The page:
Hello again! It’s time for another update on new and exciting drugs, either already available or coming soon to vet med.
**Please be aware this list only covers the past few months of updates, is not exhaustive, and was selected for small animal medicine relevancy.
** Disclaimer, I do not receive any compensation for mentioning any product listed below. All names and brands are owed by their respective companies.
*** This is a summary of each drug. If you want more detailed information than listed here, please go directly to the manufacturer or your local representative.
This is the dog version of the new cat drug Solensia. It is a monoclonal antibody (like cytopoint) that acts on the nerve growth factor in the body to reduce pain signals from osteoarthritis. It is a once monthly subcutaneous injection given at the clinic. This is a great option for dogs who refuse medication or cannot take long term NSAID medication. This may also be helpful for pets that need more relief than traditional pain medications. I do not have pricing information yet for this product. I have several vet friends in the UK who have had this product for years who are able to manage OA pain with just these injections and off oral pain medication. This should be available by the end of the year. I have seen great pain relief in my feline patients with Solensia so far, so I am very excited to try Librela for my canine patients as well.
2) Nexgard Combo (esafoxolaner, eprinomectin and praziquantel topical solution ) for cats
Last blog I talked about the incoming Nexgard Plus for dogs (which is now available for purchase). Well turns out they decided to launch the cat version first. By the time this is published, many of you may see both products in your clinic already. Nexgard Combo is an all-in-one topical prevention for adult fleas, flea eggs, ticks, heartworms, hookworms, roundworms, lungworms, vesical worms, and tapeworms. It comes in two sizes and is indicated for cats 8 weeks of age and up and weighing at least 1.8lbs.
For intestinal worms it treats and prevents so there is no need for supplemental deworming if the product is applied correctly every 30 days! The applicator is new, and owners seem to like this better during testing. It is in a plastic syringe and has only 0.3ml of liquid. All owners have to do is take the stopper out and press down and apply to the skin. No more opening squeeze tubes that spray everywhere. If you have a cat that is over the weight limit, add the smaller size dose as well. Also, since the syringe is plastic with no needle owners can throw it in the trash when they are done. Super excited about this product, especially for the tapeworm treatment.
3) Clarification of Meloxicam for cats
There were some changes approved by the FDA this past winter concerning the use of meloxicam in cats. Historically, Meloxicam has been used off label in cats for arthritis pain in the US. It is approved for use in cats in the UK.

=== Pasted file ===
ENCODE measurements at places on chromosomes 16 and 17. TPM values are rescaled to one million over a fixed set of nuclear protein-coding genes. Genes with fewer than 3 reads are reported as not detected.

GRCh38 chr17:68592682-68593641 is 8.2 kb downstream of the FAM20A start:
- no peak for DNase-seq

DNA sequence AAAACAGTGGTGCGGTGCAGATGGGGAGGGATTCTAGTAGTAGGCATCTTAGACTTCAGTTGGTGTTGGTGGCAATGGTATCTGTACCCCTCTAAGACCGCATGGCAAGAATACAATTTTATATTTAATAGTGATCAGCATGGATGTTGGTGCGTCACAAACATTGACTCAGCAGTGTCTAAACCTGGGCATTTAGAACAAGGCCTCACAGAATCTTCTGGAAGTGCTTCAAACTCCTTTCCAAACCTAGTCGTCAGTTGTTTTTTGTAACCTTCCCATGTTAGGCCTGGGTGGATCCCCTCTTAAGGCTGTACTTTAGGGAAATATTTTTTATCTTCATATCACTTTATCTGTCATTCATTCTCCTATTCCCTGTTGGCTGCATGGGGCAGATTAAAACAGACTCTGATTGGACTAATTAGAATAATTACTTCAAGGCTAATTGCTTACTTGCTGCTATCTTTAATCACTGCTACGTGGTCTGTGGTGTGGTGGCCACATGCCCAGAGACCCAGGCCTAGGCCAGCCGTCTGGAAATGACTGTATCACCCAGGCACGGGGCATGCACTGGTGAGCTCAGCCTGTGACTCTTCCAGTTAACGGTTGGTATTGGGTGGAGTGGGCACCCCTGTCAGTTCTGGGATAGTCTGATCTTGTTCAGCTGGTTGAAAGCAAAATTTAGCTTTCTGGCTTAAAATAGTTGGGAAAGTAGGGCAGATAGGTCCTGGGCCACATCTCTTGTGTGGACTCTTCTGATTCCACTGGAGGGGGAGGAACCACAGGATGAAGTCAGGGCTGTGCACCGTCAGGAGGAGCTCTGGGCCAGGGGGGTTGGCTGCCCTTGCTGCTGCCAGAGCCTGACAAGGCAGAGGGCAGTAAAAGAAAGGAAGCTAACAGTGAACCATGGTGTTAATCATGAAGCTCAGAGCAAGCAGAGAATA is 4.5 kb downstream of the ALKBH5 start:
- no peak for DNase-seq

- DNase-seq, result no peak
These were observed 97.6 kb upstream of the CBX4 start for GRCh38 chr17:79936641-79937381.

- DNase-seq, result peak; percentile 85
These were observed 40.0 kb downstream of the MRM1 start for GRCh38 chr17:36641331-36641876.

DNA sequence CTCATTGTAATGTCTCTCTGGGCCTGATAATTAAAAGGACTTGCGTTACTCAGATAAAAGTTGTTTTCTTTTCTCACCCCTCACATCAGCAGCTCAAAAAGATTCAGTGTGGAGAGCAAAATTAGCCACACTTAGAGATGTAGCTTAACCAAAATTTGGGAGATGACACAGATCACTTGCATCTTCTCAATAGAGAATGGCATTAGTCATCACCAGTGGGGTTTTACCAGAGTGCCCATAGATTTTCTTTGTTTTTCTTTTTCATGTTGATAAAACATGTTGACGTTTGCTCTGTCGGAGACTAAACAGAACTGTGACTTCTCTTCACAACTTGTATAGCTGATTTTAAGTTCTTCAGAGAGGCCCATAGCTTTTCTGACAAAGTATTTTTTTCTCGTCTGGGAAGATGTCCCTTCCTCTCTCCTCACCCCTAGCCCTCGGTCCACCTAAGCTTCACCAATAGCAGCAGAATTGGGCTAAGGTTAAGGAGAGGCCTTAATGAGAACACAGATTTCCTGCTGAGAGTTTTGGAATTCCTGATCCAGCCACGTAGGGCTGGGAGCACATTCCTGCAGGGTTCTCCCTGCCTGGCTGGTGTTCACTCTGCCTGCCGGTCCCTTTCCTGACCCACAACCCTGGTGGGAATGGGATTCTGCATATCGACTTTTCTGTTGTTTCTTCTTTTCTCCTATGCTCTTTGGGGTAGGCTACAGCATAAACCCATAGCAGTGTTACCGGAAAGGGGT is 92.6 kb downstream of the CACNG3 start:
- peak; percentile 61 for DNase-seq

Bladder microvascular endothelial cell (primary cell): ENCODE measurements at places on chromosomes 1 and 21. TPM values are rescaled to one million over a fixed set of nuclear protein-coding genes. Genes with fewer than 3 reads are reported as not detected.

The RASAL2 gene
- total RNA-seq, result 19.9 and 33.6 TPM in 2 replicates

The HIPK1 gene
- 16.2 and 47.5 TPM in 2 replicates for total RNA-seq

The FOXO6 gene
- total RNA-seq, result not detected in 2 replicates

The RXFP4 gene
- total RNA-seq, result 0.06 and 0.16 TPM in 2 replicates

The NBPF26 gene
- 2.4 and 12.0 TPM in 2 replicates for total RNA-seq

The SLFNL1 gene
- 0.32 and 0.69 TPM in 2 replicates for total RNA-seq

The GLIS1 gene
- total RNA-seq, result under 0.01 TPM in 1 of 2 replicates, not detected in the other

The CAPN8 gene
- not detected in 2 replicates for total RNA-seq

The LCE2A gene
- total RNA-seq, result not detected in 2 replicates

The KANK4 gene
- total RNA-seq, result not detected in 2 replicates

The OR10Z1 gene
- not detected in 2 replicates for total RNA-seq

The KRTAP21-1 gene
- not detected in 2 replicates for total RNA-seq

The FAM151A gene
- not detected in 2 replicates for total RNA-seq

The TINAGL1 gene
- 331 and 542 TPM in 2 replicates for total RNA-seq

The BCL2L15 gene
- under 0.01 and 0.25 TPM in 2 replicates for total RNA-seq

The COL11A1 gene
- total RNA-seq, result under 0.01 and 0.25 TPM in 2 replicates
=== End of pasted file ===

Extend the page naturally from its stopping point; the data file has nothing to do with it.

- New approval was given to all licensed INJECTABLE versions of Meloxicam to cats with VERY specific intentions. First, it’s to be given pre-op for surgery patients. Second, no other NSAIDS should be given afterwards. The warning labels are very clear that only one injection is to be given one time. It will last for 24 hours. There is a substantial risk of renal disease if repeated.
- ORAL meloxicam is still ONLY approved for dogs. The labeling for all versions states the same thing: DO not give to cats, high risk of renal disease. If you use oral meloxicam, it is considered off label.
That being said, meloxicam has been used in cats for years in the UK and Canada. So, I have pulled the protocols off the FDA website for using a product off-label in the US. If you continue to use meloxicam in cats, please use the following as guidance. If you have further questions, please contact the manufacturers or the FDA directly. I have included a link below for off label guidance-regulations:
4) Parvo treatment
Until this year there has been no official treatment available to treat parvo puppies. While vaccination of young puppies is key to preventing this terrible virus, it is still persistent is our communities. Whether a puppy gets parvo from not being vaccinated at all, or not old enough to finish its primary series, the treatment thus far has been the same; supportive care. Aggressive intravenous fluids, food, anti-nausea medication, antibiotics, and a whole lot of nursing care. Parvo virus is a gastrointestinal virus that causes the lining of the intestines to shed causing diarrhea, bleeding, resulting in malabsorption of anything the puppy eats and massive dehydration.
However, we have a new tool that we can use to treat these sick little guys. It is called Canine Parvovirus Monocolonal Antibody. This drug has the same mechanism of action as Cytopoint and Librela. This is a one-time IV injectable medication that has been conditionally approved to shorten the course of disease and improve outcomes. In the safety trials, puppies given the medication had less diarrhea, less vomiting and required one to two days less in the hospital. This should be a game changer in treating parvo cases. I do not have information as to availability, to purchase for the clinic, but it should be soon.
That is all for right now. As always, I will be back with more drug updates as more wonderful products are given approval by the FDA.